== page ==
SP leader Azam Khan made an alleged sexist remark against BJP parliamentarian Rama Devi.Lok Sabha on Friday, July 26, witnessed a massive uproar with members demanding ‘exemplary action’ against Samajwadi Party (SP) leader Azam Khan for his alleged sexist remark against BJP parliamentarian Rama Devi. Moving a motion in the House, BJP leader Sanghmitra Maurya requested Speaker Om Birla to punish the SP MP to set an example for others.Lawmakers across political lines criticised Azam Khan’s remark made during the debate on the government’s bill to ban instant triple talaq.Reacting to the controversy, Finance Minister Nirmala Sitharaman said, “This is an abominable act, I appeal to you for exemplary action.”Meanwhile, Om Birla said that he will hold a meeting with leaders of all parties and then make a decision. Today’s motion was seconded by BJD leader Bhartuhari Mahtab and other members in the Lok Sabha.Seeking immediate suspension of Azam Khan from the Lok Sabha, Union Minister Smriti Irani said, “This is a blot on all legislators including men. We cannot remain silent spectators to it. We have to speak in one voice that this is unacceptable.” “This is not a House where men come in and ‘Kisi aurat ki aankhon mein jhanka jaye (look into the eyes of a woman),” Irani added.Law Minister Ravi Shankar Prasad said either Azam Khan should apologise or he should be suspended from the Lok Sabha. Prasad said that the incident was painful. “Rama Devi handled it with utmost dignity. We appeal for the toughest punishment, without compromise,” he said in the House.Also, first-time Lok Sabha MP Mimi Chakraborty condemned the incident. “Nobody can stand in Parliament and tell a woman – look into my eyes and talk. Speaker sir, all women here are expecting something big from you on this,” said the Trinamool Congress lawmaker.Earlier on Thursday, the SP leader courted controversy for his sexist jibes against Rama Devi. He, however, attempted to clarify, saying, “You are my sister, bahut pyari behen (very sweet sister). I have had a long political career, it is not possible for me to say anything bad. If there is a single unparliamentary word in what I said, then I declare my resignation from parliament.”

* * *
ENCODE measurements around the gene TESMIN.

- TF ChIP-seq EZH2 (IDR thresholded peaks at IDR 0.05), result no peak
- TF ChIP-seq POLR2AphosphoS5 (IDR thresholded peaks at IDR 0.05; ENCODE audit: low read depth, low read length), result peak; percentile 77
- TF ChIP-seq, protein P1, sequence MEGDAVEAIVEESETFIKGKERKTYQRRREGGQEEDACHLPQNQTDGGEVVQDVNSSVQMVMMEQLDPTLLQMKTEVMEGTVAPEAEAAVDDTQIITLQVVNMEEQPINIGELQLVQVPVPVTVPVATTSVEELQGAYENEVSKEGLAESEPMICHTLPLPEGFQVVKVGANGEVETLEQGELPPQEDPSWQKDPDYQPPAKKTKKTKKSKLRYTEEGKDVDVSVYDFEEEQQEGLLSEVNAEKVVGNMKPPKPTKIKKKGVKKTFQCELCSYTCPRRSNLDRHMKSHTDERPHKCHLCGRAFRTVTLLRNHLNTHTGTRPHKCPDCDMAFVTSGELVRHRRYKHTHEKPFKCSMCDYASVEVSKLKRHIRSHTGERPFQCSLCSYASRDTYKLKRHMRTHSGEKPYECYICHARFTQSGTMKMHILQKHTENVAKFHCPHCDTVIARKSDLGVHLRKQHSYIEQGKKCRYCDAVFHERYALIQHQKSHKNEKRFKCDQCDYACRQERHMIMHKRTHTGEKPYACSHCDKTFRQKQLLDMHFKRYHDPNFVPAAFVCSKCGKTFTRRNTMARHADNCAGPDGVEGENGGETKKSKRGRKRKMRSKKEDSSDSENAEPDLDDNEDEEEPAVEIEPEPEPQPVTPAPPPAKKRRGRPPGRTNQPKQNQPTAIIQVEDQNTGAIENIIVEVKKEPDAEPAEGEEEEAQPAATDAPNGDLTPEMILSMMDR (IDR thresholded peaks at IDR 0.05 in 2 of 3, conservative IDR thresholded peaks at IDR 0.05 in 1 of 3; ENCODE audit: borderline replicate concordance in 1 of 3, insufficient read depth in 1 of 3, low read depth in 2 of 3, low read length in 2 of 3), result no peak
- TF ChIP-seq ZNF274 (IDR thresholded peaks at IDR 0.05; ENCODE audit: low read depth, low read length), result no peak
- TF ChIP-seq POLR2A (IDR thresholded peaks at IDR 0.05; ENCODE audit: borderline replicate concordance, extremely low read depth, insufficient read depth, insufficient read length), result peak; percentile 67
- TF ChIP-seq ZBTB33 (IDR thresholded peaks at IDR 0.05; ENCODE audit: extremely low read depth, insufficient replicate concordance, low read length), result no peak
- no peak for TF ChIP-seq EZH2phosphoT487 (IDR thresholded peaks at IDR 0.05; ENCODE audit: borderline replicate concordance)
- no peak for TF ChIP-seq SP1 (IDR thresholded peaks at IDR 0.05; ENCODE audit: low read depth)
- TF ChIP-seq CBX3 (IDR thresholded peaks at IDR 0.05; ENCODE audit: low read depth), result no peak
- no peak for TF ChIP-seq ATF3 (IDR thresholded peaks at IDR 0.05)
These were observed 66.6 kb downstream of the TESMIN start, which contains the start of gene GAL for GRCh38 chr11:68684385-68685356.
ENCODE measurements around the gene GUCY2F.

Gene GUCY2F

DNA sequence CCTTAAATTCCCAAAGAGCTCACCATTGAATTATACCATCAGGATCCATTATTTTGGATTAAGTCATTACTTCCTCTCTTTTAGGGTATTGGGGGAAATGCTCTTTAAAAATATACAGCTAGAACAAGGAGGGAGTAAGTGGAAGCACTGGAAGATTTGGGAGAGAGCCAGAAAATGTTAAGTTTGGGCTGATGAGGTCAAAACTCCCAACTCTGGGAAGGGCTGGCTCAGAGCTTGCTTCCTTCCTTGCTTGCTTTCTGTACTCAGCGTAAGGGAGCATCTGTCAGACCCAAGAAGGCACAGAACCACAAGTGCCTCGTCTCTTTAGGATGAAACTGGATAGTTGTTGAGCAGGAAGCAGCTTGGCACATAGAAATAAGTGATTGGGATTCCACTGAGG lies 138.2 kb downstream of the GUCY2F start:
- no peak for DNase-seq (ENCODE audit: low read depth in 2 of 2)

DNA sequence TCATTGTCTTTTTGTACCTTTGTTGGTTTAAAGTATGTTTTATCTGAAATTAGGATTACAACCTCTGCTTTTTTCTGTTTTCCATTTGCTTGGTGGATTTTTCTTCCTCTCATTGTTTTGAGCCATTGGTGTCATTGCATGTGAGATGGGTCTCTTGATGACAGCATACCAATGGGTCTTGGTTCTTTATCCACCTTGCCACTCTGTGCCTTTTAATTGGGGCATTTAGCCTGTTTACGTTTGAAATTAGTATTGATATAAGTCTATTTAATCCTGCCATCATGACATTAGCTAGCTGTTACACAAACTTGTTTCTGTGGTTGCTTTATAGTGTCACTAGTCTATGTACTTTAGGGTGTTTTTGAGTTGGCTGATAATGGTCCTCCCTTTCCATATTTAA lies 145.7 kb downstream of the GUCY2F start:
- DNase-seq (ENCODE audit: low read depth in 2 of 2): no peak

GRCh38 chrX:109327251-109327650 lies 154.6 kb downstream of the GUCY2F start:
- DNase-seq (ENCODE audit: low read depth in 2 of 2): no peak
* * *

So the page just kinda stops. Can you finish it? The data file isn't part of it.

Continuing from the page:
The government wants to send up to 100,000 Rohingya back to Myanmar in the first batch of repatriations of Muslims who fled ethnic violence this year, officials said Friday.Ruling Awami League general secretary Obaidul Quader said a list of 100,000 names was to be sent to Myanmar authorities on Friday so repatriations could start in late January under an accord between the two governments.More than 655,000 Rohingyas from Myanmar’s Rakhine state have sought refuge in Bangladesh since a military crackdown in late August, fleeing what the US and United Nations have described as ethnic cleansing.That added to more than 300,000 in camps in Bangladesh after fleeing earlier violence in the Buddhist majority state.The two governments signed an agreement in November allowing for repatriations from 23 January. Many aid groups and diplomats doubt that fearful Rohingya will agree to return.The Rohingya have been the target of past pogroms in Buddhist-majority Myanmar, which does not recognise the group as a genuine ethnicity and has stripped them of citizenship.Quader said repatriations would start as soon as a working group of officials from the two countries finalise a list of names.”Based on the decision of the joint working group, a first list of 100,000 Rohingya will be sent to the Myanmar government today for their safe and honourable return,” Quader, road transport minister and deputy leader of the ruling Awami League, told reporters during a visit to Cox’s Bazar where the refugee camps are.”The next meeting of the working group, which will be held in Myanmar, will decide how the repatriation process begins,” Quader added.”This list will be finalised as early as possible. The repatriation process will begin after the list is finalised.”Abul Kalam Azad, the government relief commissioner for Rohingya refugees, said a decision was made Thursday by Bangladeshi members of the repatriation working group to send a list of 100,000 refugees to Myanmar.He told AFP repatriations would begin after Myanmar verifies the list and the authorities in Bangladesh get consent from willing refugees.Most Rohingya refugees approached by AFP in the camps insist they do not want to return, saying Rakhine is not safe enough. Diplomats have expressed doubt about whether Myanmar will allow substantial numbers to return.According to Azad, nearly one million Rohingya live in Bangladesh, many of whom have been there for decades. Myanmar has agreed to take back those refugees who arrived since October 2016, believed to number about 700,000.